The European Commission aims at further reducing illegal waste exports and is therefore revising its regulations. Legal waste shipment is an important step towards an efficient circular economy: it reduces resource utilization and saves CO2.
Waste shipments usually have a negative reputation, yet they are indispensable: a resources-saving and sustainable circular economy ensures that as much waste as possible is recycled even beyond national borders. In this process, so-called secondary raw materials are produced, which save resources and reduce CO2 emissions. For the system to work, high environmental standards and fair regulations are needed. Hence, Export restrictions would not be helpful.
Waste is a popular trade commodity
In recent years, waste has become an increasingly popular trade commodity, primarily because recycling is more efficient in some countries than others, depending on the type of waste. In 2019, Germany imported about 5.6 million tons of waste subject to notification, which involves strict regulations and close monitoring. At the same time, Germany exported 4.4 million tons. The export volume has tripled in the past ten years and accounts for one percent of total German waste. 90 percent of this waste is exported to other European countries, mainly to Germany’s direct neighbors such as the Netherlands, France and Austria. Most of the waste exported is waste from treatment plants of waste and wastewater, for example sludges and slags, as well as construction and demolition waste. 97 percent of the exported waste is processed abroad, for example to recover metals or solvents.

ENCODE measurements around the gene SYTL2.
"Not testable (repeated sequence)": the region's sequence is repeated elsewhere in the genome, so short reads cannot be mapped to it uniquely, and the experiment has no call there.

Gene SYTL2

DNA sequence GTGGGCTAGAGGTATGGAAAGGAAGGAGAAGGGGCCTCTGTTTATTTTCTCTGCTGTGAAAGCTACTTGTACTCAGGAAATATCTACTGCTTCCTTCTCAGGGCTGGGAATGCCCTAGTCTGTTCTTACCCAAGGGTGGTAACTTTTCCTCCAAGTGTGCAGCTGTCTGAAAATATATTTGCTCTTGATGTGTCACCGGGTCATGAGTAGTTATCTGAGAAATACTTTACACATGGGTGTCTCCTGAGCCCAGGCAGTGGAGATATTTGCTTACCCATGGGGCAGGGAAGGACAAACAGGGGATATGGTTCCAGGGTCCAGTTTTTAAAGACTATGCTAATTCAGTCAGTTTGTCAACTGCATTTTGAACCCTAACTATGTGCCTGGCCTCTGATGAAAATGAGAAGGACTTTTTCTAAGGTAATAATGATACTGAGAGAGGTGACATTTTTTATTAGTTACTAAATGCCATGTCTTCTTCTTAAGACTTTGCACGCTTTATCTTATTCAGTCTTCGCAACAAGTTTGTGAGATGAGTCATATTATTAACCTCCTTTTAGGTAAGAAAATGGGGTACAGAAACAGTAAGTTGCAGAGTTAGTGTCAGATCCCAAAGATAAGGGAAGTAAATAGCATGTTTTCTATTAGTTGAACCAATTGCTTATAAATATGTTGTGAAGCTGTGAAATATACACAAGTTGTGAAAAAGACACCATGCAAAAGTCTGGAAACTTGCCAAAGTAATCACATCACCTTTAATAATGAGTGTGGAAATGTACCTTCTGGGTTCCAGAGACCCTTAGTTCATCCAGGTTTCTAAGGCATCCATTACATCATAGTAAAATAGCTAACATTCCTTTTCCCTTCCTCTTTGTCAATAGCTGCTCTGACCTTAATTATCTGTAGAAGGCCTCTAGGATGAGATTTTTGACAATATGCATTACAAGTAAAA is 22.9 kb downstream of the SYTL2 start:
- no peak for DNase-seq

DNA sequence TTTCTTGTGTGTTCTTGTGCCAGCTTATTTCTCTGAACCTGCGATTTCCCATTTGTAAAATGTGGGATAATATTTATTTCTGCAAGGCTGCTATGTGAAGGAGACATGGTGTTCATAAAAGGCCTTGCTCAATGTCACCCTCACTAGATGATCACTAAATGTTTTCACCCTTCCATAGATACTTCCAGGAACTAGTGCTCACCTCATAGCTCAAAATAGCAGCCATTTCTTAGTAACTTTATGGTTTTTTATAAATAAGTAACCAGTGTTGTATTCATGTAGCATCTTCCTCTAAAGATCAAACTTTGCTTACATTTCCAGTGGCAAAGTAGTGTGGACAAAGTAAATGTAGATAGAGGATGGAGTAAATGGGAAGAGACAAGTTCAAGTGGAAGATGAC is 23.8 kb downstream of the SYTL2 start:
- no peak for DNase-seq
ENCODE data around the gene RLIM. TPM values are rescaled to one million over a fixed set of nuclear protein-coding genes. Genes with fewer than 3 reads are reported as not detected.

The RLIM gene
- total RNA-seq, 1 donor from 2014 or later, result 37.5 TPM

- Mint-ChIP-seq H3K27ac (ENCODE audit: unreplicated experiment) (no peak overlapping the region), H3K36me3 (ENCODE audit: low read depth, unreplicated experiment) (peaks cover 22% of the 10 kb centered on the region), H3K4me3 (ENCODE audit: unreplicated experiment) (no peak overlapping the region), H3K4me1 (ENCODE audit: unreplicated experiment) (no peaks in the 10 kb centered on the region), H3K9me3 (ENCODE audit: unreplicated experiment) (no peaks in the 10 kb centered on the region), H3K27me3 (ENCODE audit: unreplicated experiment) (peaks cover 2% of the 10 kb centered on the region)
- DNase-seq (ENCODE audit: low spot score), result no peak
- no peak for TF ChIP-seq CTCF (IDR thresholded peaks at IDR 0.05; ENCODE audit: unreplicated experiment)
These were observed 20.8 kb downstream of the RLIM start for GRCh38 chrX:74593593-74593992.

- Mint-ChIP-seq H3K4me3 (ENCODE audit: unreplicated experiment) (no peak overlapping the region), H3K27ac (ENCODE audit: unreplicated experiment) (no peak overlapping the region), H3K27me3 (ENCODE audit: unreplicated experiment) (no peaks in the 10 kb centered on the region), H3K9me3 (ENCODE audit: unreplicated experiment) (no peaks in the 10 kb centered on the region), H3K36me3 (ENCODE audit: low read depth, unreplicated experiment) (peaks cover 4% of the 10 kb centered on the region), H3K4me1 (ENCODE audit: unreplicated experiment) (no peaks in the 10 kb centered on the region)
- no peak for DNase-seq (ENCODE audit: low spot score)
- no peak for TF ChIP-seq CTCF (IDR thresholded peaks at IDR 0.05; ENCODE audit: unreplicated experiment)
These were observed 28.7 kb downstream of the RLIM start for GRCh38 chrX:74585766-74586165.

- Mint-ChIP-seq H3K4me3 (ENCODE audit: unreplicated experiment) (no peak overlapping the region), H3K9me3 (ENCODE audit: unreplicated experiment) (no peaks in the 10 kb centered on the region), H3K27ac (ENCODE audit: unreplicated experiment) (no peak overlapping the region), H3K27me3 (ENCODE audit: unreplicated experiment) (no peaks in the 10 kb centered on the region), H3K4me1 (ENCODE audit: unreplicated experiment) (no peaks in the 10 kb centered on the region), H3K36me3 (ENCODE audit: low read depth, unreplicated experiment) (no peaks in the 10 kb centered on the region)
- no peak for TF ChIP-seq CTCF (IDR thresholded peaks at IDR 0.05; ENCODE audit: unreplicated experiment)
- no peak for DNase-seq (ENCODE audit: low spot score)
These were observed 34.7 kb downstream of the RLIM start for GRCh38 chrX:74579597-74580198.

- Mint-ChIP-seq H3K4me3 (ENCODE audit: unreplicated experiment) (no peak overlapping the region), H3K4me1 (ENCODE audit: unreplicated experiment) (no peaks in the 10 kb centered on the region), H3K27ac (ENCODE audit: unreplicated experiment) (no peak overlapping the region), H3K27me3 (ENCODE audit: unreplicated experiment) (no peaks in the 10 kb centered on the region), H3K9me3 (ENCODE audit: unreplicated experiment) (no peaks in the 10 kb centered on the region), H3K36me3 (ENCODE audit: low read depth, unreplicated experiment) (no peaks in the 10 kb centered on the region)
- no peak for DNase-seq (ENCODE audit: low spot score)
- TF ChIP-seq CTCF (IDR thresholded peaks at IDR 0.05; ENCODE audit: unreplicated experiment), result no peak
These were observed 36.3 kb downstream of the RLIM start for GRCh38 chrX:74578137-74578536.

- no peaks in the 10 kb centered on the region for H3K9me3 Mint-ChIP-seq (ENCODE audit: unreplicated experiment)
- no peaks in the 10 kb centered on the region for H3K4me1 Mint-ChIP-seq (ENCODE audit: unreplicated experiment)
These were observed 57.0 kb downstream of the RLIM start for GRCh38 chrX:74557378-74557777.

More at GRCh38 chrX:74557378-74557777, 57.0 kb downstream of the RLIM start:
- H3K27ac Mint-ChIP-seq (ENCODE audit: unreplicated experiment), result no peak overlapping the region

Preventing illegal waste shipments
In the European Union, member states regulate exports, imports, and the transit of waste among themselves, while there are extensive EU regulations with non-EU countries. The European Green Deal requires the EU to stop exporting waste in the future, which is the reason why Brussels is preparing stricter regulations.
In 2019, German police recorded 251 cases of illegal waste shipments. According to the Federal Environment Agency most cases received fines of less than 200 euros. To stop this illegal trade stronger controls are needed. According to the Commission's plans, waste shipment should become more difficult in the future, at least outside the EU. The upcoming adaptions to the EU waste shipment regulation intends to ensure that secondary raw materials increasingly remain in the EU.
In interrelated markets for exchangeable goods there is - apart from transaction costs - only one single price. In contrast, international climate protection is characterized by very different prices for greenhouse gas emissions.
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